Windows 10 and "The Change"

Windows 10 and “The Change”


I wasn’t ready for menopause and Windows 10 hit me almost as hard.  My laptop kept prompting me to make “The Change” and upgrade, but like other upgrades there were problems.  I should’ve realized that when they offered a helpline right after the download.  It took 12 hours to get a response only to hear I had to call Microsoft since my problem was with Microsoft Office.  Their fix didn’t work and after trying several others recommended by friends and online, I figured out how to handle the problem in an unconventional and inconvenient way on my own.  However, every time it automatically updated, new glitches appeared.  Was this an upgrade or more like menopause which came with a few advantages, but more disadvantages?


When personal computers first became available to the general public, I was considered a techie by my contemporaries.  As an educator, I was the first person to learn how to use our school’s one Apple computer and introduced it to my class.  Later I took some time off to sell technology and even drove around with St. Paul fire fighters in the back of an EMT van transmitting faxes through a cellphone.  That was cutting edge technology at the time.  When I got back into education, I ran a computer lab, handled the school’s networking needs and learned how to take a desktop computer apart and put it together again.  I was one of the first teachers to have access to the district’s email and taught myself how to surf the web.  I learned how to use social media and blog through trial and error.  Technology was something I embraced unlike most of my colleagues


As ground breaking technology expanded exponentially, my paycheck couldn’t keep up with the latest toys.  Even though I brought computers and video games for my kids and grandchildren, I had to pass on some of the gadgets, apps and programs I wanted.  Although I can, I don’t Tweet, use Instagram or Snapchat.  My smartphone is always with me, but I turn it off at night, so it doesn’t interrupt my sleep.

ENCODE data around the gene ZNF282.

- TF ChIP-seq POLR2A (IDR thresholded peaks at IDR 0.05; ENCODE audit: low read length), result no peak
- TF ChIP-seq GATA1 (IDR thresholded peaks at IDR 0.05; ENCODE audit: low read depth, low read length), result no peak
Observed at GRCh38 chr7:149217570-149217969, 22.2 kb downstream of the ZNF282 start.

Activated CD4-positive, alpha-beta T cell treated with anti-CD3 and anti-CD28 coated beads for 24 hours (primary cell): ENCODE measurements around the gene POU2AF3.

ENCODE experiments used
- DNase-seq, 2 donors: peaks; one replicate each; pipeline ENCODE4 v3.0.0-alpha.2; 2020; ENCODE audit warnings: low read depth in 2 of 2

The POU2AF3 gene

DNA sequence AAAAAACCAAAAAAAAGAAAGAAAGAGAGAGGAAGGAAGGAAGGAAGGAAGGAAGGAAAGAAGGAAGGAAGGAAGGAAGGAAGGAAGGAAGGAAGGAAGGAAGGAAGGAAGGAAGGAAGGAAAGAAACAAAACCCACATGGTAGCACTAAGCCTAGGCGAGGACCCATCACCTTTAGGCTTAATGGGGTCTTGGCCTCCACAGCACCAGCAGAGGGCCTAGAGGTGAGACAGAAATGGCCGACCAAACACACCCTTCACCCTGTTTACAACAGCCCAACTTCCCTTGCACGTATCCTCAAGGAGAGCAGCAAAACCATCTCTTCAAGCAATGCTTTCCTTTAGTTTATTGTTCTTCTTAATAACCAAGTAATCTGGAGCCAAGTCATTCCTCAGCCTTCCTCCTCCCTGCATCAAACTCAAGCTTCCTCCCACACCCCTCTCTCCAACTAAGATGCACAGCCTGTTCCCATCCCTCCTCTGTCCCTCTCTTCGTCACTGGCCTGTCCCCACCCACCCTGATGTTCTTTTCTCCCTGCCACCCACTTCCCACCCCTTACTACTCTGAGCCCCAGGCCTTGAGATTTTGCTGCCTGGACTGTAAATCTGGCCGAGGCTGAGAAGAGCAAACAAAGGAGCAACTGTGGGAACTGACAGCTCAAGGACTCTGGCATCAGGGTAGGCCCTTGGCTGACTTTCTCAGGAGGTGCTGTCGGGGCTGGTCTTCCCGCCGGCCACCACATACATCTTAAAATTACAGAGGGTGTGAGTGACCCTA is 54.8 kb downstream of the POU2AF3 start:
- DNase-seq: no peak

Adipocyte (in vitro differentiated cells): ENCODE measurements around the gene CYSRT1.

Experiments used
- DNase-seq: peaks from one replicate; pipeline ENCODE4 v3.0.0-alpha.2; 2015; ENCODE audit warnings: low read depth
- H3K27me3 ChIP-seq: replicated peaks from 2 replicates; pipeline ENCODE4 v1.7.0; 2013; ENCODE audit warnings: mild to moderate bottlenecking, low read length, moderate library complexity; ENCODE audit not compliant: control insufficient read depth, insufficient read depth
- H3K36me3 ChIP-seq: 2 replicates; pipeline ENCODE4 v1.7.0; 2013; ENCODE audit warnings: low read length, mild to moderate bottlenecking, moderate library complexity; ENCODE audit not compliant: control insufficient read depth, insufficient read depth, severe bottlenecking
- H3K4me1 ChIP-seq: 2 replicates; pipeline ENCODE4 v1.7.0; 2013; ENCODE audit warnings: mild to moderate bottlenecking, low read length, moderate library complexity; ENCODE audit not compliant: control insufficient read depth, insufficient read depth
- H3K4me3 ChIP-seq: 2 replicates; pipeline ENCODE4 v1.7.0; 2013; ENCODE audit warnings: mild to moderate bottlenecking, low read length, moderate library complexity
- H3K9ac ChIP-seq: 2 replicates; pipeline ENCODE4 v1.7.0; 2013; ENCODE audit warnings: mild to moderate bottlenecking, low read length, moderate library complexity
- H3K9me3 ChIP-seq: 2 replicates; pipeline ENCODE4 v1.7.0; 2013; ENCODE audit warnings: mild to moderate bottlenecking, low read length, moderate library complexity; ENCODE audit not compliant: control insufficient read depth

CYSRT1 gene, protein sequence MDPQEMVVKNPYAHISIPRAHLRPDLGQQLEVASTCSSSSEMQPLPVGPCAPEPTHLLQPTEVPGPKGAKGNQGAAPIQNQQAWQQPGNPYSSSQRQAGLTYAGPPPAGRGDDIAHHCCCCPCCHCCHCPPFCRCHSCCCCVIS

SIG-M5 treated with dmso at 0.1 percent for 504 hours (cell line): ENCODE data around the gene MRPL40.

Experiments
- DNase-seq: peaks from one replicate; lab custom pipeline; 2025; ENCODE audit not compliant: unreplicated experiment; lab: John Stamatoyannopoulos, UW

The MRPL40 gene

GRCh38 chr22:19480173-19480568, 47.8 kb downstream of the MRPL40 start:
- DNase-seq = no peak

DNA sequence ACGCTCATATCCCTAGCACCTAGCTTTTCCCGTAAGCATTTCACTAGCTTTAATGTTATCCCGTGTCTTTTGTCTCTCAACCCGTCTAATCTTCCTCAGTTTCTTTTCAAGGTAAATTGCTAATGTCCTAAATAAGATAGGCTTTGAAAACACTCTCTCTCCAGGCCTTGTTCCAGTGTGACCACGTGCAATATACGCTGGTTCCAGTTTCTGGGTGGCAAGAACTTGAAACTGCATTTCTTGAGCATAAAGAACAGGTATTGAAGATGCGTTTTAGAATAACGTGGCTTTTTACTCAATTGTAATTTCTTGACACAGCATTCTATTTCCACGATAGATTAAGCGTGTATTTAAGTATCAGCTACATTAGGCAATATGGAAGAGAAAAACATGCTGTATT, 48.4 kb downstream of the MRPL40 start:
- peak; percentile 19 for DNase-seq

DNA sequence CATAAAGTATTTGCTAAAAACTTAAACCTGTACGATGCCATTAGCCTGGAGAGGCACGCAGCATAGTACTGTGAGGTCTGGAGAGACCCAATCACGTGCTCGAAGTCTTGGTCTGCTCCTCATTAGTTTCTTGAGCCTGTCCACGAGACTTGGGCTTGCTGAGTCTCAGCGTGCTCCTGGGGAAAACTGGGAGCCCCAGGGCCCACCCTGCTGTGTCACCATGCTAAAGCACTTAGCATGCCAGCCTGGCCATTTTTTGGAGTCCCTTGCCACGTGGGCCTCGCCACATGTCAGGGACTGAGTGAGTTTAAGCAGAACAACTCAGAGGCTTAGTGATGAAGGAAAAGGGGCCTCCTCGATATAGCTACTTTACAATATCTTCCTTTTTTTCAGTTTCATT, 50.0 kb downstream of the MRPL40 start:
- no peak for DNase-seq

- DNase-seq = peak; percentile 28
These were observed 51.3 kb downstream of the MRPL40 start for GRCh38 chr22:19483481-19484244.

Bill Gates, Steve Wozniak, and the late Steve Jobs, all Baby Boomers, introduced us to most of the innovations we enjoy today.  I’m part of the growing group of Boomers who use technology so often we need to schedule breaks and turn off social media to get back into the real world.  Some days I spend more time communicating on the internet than face to face with real people.


Our generation has always been inventive, creative, and adventurous.  We made our own bows and arrows out of tree branches and rode our bikes all over town even after dark.  Later we invented the World Wide Web, USB port, modem, Ethernet, optical character recognition and text-to-speech technology to make the world more accessible for our children.  There have been many wonderful technological innovations in our lifetime, but sometimes we may need to take a step back and remember that some of the older ways weren’t that bad.  That way we can feel that returning to an earlier version of Windows isn’t going backwards.  Now I can do everything I need to do and I don’t wake up to updates that change my often used programs.  As much as I like progress and change, new isn’t always better.


I’ve a mature body, a senior cat, some antique and shabby chic furniture, and a mixture of outdated and modern technology.  I know I’ll have to give up my VCR soon and copy the tapes to a newer format if I want to keep my favorite movies.  My DVD player needs to be replaced with a blu ray.  I should disconnect my cable and stream my media on a new smart TV.  However, my apartment complex only charges $25 a month for all of the cable channels I want.  Traveling to new locales is more intriguing now too.   When I get back from Australia, New Zealand and the other places I plan to visit this year, I may upgrade.  Until then I’ll have to endure jabs from the gamers and techies.  My maturity and experience have trained me to not follow the trends, but to create my own path.


Right now I’m going to put my laptop in sleep mode and follow that path to the beach.  I’ll talk to someone or listen to music on my smartphone while I walk.  It helps me walk further and faster, but at least I’ll be in the sunshine and fresh air even if I’m on one of my devices.


Next week, we’ll discuss Baby Boomers and technology more.  Although I haven’t found any studies done on this subject using single Baby Boomers, I think one should be done.  We often have extra time alone and may spend it on the internet.  Please give me your thoughts on this.

Continue your adventure!

Linda Lea


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